…which makes nothing a priority. Below is a picture (click on it to get a larger view) of an agenda from a meeting on a specific project. I’ve distorted the information that isn’t relevant to this article. The area I want to focus on is the third column. This meeting was held on August 31st.
The agenda has twelve items. Four have a date of “August” and two are labeled “ASAP”. The numbers 1-12 have nothing to do with priority. They just happen to be ordered by the date the item was added to the list.
Each week, this group will meet, and run through the twelve items. Is 1 more important than 7? No one knows since they all have a high priority. Here would be my suggestions:
Instead of ordering the items chronologically, order them by importance. Number 1 is the most important and deserves the most attention. Number twelve is just going to have to wait another day until we have more time and resources to focus on it. Once an item gets crossed off the list, the others can shift appropriately.
Rather than mark an item as “August” or “ASAP” give it a hard deadline. People tend to focus on the quick wins and attention grabbers. They’re probably shuffling 5 other projects besides what’s on this list. With a vague deadline, your line item just got pushed to the bottom.
Offer realistic deadlines. How realistic were these deadlines if everything is labeled as “August” and the meeting is held on August 31? Don’t be too aggressive if you can’t meet the date. Factor in other projects, holidays, potential unplanned activities, or any other possible distractions that will keep you from meeting your target date. Nobody is perfect so don’t expect them to be. Things will go wrong and you should factor that in.
Hold one person responsible per line item rather than an entire department. When someone sees a department as the owner of a specific task, they figure someone else will do it. When they see their name next to a specific task, they know they are responsible for seeing that it gets done.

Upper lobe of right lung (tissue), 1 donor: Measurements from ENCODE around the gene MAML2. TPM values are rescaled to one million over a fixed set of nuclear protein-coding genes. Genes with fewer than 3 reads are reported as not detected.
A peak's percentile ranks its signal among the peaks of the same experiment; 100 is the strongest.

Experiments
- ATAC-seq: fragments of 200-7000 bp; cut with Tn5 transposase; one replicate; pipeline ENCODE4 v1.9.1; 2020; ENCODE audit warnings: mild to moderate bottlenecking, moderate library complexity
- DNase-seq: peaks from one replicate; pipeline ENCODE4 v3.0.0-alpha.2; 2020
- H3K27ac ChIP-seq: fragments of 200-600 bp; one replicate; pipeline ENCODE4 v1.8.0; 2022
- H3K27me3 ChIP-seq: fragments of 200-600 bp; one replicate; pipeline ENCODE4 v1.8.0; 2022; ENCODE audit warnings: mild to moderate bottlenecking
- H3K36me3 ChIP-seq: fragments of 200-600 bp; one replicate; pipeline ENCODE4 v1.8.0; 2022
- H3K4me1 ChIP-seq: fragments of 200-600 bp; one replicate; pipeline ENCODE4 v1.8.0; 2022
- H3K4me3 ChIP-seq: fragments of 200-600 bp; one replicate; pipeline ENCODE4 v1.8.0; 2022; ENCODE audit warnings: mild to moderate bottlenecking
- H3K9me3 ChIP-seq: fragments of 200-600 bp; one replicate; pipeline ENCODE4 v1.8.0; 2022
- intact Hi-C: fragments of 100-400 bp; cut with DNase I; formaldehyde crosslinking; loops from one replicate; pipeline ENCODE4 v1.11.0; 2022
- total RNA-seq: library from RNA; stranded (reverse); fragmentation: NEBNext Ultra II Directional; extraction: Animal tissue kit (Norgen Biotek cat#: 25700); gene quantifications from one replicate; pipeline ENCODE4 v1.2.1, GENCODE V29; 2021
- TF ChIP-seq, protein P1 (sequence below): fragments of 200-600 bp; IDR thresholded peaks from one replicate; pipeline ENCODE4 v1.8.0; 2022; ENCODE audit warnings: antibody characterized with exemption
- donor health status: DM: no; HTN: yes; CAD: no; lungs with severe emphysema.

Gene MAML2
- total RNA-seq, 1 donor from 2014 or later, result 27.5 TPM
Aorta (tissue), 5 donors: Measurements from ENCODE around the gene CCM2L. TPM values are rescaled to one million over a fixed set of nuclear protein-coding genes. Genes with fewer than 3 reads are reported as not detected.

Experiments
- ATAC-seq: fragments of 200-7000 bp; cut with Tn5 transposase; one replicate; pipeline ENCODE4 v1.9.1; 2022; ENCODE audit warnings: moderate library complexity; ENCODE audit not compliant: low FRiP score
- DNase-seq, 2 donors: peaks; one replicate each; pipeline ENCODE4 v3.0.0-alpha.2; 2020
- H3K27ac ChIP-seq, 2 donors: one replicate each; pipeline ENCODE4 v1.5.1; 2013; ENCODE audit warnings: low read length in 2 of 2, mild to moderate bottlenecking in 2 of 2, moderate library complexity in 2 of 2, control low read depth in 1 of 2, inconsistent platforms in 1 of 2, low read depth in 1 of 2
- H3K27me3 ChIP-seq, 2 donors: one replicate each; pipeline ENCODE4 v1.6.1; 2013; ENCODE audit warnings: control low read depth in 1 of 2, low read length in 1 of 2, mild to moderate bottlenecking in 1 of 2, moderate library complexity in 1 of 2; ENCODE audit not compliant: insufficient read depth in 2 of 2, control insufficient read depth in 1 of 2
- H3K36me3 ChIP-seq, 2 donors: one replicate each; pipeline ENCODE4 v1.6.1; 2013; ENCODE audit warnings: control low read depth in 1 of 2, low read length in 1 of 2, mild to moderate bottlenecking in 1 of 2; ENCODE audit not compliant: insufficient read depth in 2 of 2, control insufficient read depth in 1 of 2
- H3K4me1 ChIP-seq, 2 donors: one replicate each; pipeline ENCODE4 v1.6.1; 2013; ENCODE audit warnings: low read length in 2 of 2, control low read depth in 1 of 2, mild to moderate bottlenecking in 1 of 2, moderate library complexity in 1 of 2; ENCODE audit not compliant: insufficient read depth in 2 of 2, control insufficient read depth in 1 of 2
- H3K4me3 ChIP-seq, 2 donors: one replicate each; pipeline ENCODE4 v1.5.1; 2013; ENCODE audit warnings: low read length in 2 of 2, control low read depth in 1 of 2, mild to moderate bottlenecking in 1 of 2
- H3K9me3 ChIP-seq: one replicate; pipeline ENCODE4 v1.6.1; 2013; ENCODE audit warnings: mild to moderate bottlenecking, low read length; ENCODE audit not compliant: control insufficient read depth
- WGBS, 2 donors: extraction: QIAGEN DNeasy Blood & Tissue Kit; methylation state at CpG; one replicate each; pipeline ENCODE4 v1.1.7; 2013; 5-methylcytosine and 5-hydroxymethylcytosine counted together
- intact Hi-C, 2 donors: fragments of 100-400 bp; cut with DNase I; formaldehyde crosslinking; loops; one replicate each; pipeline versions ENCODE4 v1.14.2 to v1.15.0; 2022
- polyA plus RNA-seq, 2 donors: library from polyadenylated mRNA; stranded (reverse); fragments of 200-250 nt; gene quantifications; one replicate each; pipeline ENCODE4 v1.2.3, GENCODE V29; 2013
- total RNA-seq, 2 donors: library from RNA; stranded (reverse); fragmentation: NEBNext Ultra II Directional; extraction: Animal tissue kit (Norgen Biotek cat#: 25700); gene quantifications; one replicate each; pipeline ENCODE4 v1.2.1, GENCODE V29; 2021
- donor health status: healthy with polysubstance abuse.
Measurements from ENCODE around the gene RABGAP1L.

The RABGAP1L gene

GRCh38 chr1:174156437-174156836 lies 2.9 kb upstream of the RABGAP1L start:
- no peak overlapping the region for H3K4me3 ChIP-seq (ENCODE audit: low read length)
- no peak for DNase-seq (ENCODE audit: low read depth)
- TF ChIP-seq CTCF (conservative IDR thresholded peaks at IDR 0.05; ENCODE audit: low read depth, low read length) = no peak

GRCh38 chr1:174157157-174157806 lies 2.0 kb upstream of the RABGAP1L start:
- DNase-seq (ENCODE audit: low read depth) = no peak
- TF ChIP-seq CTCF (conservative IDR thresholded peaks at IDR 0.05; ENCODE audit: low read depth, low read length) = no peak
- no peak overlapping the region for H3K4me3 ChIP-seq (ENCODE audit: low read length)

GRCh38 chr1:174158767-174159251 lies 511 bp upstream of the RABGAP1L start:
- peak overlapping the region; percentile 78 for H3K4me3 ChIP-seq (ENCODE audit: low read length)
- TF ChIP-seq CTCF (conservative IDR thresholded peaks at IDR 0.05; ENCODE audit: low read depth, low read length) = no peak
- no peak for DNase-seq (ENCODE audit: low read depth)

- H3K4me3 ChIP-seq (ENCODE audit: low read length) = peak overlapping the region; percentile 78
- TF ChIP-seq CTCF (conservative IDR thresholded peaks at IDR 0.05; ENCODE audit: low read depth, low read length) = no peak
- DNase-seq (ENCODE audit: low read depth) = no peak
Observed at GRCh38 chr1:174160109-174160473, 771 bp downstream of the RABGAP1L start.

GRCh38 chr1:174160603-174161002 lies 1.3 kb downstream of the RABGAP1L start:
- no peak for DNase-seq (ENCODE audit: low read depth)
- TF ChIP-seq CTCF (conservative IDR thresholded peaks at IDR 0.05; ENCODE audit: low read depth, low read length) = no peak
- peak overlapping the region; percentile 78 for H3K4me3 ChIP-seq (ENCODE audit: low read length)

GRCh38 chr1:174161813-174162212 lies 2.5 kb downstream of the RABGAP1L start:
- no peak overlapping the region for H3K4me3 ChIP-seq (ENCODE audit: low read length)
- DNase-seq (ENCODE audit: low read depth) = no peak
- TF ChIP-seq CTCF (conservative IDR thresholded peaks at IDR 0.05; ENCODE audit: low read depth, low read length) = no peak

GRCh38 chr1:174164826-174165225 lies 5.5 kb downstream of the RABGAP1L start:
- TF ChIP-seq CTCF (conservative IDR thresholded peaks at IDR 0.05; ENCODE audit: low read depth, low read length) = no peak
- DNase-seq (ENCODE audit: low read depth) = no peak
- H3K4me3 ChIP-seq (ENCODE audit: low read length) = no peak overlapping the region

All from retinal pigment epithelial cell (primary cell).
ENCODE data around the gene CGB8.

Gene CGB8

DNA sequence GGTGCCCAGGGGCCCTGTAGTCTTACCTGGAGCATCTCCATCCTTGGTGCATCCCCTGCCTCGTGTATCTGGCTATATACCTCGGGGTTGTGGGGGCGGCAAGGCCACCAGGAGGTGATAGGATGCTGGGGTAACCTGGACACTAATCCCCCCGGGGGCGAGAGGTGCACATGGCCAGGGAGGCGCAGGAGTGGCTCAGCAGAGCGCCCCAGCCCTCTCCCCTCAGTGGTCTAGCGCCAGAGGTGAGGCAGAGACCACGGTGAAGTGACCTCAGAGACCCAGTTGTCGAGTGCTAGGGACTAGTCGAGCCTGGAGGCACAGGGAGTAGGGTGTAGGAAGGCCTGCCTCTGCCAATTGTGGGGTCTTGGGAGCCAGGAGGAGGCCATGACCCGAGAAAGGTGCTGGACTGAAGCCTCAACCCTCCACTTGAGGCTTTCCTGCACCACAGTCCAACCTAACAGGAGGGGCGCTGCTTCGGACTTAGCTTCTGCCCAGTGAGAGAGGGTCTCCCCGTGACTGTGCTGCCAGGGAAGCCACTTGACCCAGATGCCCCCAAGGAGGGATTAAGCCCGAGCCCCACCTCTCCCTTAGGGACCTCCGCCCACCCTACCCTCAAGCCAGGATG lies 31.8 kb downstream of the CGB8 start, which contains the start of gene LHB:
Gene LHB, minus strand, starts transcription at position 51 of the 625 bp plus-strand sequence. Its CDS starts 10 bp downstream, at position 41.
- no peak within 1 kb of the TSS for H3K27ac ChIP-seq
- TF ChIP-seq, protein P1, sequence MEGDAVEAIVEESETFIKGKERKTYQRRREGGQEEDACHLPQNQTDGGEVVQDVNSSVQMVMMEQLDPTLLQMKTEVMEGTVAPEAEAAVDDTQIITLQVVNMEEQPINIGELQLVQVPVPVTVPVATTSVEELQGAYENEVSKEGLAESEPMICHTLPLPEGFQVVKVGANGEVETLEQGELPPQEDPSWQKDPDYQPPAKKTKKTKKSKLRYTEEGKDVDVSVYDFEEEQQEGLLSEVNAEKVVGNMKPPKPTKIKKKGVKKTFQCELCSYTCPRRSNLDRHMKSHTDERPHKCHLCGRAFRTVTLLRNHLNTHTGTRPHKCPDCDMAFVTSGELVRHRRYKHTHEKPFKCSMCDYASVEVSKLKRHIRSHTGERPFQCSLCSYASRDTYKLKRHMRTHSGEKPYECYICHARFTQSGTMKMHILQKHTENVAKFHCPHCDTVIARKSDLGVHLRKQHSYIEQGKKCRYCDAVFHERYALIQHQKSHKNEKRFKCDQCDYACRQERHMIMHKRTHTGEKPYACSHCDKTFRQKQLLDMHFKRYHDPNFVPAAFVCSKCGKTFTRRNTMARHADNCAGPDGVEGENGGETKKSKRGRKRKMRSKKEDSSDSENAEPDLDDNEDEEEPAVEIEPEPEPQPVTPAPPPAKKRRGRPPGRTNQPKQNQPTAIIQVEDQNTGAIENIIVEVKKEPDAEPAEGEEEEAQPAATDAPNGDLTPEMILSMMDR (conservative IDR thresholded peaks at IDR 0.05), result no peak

Keep a Backlog
Separate the list into 2 sections. If something can’t start due to a dependency on another task, don’t bring it up each week. If that task with a dependency is so important, bump up the priority on the task that is holding it back. If an item has no progress from the previous week, find out why. Is the right person assigned to the task? Is it as important as you thought it would be, or should the priority be lower?
Once a month or so review the backlog for a large project. If it isn’t feasible to get it in this timeframe, defer it for a later time and move it to a completely separate list for another project. Which leads me to…
Keep Lists Small
This isn’t a complaint against the actual list I mentioned above, I think it does a good job of keeping it small. But I think it’s important and wanted to bring it up anyway. If a list has 10-12 items, it’s very manageable. Once a list gets too big, it’s too overwhelming. People look at the list, freak out, and procrastinate.
Break large lists into a couple of smaller ones. It’ll feel easier. When you’re done with all the items on the first list, move onto the second. It will make everything feel less stressful because you are managing smaller pieces at a time.
So there you have it. Keep the above in mind the next time you work on a list for a project. Hopefully things will go smoothly and work out for you.